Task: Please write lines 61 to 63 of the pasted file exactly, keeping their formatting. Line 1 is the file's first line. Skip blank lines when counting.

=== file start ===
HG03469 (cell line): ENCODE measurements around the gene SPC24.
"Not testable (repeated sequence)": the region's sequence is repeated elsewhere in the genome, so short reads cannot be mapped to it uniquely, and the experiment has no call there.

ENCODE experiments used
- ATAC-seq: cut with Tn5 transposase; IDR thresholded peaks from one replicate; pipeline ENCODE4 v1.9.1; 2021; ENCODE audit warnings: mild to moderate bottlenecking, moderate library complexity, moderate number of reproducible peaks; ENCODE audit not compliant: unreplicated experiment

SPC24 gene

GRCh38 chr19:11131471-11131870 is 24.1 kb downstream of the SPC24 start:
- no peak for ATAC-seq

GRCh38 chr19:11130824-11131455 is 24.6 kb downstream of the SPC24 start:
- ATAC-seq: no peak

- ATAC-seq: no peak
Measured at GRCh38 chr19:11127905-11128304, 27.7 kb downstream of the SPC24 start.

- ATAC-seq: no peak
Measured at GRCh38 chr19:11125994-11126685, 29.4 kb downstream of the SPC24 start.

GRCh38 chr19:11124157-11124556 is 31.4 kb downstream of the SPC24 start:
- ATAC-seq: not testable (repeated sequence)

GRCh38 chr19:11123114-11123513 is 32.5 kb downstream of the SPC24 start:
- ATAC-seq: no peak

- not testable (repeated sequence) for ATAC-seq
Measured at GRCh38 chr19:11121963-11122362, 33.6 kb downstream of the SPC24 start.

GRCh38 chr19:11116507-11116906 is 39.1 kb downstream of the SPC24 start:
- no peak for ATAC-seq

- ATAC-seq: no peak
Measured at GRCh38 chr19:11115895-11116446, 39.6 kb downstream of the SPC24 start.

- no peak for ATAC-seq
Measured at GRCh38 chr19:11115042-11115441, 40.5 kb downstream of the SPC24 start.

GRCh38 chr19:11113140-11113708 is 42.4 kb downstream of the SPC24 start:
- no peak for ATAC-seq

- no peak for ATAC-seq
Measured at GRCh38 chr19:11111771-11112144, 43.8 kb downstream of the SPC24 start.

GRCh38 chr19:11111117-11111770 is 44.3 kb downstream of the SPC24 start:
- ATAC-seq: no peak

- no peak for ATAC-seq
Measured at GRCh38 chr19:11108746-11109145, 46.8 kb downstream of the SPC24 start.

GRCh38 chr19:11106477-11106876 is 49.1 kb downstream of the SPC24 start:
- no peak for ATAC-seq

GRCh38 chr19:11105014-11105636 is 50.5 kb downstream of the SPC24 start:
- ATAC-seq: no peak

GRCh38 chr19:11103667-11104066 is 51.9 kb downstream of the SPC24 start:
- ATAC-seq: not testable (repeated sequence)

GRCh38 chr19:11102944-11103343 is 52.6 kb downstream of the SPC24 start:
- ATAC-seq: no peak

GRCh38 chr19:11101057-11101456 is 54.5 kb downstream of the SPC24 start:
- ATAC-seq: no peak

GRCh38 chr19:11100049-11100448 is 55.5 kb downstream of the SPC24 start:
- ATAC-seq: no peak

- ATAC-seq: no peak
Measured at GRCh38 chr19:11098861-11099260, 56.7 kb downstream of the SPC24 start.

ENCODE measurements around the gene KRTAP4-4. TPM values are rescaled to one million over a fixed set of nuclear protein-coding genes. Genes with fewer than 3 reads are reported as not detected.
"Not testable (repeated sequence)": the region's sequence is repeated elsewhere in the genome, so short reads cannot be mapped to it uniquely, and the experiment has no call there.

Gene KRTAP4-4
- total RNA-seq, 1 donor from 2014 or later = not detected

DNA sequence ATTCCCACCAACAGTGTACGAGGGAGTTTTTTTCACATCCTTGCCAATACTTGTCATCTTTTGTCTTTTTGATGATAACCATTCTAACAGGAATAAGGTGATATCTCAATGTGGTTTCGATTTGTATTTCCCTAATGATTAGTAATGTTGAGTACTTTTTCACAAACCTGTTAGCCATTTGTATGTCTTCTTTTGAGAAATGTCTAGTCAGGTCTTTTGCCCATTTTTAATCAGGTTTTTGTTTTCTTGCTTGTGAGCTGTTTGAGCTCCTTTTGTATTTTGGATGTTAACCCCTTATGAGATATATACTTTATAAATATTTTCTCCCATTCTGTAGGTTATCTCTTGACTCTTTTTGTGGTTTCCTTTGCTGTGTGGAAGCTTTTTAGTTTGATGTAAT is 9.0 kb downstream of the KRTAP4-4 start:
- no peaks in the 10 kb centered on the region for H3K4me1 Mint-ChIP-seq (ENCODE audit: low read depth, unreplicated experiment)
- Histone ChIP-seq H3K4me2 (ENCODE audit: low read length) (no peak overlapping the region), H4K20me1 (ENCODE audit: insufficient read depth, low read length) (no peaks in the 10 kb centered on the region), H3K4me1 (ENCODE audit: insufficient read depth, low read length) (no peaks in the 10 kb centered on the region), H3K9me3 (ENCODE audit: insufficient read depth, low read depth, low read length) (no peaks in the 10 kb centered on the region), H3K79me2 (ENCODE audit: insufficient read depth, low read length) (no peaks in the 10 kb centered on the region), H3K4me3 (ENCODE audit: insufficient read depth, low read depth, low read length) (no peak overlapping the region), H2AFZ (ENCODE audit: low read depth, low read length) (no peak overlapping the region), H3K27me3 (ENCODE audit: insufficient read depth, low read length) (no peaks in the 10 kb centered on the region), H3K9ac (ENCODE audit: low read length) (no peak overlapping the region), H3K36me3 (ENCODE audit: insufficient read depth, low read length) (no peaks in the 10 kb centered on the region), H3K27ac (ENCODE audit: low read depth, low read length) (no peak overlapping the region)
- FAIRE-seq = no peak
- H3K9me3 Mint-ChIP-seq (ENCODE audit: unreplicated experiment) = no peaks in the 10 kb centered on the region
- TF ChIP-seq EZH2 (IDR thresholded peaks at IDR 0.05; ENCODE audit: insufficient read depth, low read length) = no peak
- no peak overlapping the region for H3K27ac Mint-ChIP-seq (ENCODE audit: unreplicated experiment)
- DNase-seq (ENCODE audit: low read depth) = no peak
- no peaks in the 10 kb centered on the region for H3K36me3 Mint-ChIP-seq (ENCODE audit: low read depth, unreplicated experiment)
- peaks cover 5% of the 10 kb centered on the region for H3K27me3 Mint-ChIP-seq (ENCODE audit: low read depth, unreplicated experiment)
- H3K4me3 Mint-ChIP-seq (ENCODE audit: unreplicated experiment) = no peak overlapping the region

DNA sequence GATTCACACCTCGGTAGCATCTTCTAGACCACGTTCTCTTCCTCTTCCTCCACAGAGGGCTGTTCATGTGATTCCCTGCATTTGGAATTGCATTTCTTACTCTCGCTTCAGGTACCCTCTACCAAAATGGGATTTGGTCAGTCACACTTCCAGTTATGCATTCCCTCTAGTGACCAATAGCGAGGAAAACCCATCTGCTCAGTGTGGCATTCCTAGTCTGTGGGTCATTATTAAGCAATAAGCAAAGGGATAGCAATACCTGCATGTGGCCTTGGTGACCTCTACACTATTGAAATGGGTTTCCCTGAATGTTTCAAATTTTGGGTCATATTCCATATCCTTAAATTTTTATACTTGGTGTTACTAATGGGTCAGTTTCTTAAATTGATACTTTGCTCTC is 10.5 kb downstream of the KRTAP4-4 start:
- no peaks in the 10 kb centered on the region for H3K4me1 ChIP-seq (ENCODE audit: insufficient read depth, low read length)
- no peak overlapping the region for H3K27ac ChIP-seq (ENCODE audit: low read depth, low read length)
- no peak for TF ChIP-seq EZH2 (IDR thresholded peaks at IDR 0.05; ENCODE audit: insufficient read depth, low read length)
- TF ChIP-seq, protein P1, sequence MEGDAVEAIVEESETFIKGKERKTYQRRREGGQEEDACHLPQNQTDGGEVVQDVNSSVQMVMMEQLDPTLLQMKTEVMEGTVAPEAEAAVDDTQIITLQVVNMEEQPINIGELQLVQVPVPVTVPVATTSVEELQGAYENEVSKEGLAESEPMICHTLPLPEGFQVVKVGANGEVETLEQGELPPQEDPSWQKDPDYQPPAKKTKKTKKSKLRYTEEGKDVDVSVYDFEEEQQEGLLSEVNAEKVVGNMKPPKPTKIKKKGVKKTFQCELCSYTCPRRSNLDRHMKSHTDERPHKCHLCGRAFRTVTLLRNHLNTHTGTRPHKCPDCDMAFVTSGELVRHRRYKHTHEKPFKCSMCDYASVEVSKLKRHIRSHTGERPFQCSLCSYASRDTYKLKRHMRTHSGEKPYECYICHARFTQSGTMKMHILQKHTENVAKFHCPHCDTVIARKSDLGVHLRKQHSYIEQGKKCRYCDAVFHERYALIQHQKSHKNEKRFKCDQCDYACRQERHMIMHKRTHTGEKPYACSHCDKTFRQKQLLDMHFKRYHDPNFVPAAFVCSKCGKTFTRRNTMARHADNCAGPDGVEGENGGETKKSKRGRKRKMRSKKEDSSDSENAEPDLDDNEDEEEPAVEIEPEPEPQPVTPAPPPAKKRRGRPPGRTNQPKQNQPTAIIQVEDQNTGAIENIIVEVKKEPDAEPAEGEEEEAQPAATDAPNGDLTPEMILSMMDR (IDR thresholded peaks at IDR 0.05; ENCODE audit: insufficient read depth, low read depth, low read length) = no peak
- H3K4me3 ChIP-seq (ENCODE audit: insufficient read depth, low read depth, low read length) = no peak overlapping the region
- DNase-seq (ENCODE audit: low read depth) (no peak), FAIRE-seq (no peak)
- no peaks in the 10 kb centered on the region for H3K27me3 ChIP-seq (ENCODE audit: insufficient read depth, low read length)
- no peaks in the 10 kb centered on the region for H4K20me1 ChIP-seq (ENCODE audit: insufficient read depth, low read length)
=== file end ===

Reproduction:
- peaks cover 5% of the 10 kb centered on the region for H3K27me3 Mint-ChIP-seq (ENCODE audit: low read depth, unreplicated experiment)
- H3K4me3 Mint-ChIP-seq (ENCODE audit: unreplicated experiment) = no peak overlapping the region

DNA sequence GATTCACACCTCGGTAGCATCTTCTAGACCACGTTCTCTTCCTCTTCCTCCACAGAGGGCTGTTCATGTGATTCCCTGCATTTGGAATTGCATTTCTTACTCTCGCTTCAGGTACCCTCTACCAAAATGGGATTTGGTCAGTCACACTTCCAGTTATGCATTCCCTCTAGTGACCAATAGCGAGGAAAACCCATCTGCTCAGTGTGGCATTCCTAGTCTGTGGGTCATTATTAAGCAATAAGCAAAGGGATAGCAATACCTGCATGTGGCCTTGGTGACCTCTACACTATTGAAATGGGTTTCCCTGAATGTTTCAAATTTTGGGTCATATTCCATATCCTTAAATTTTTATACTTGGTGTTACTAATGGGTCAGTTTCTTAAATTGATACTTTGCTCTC is 10.5 kb downstream of the KRTAP4-4 start: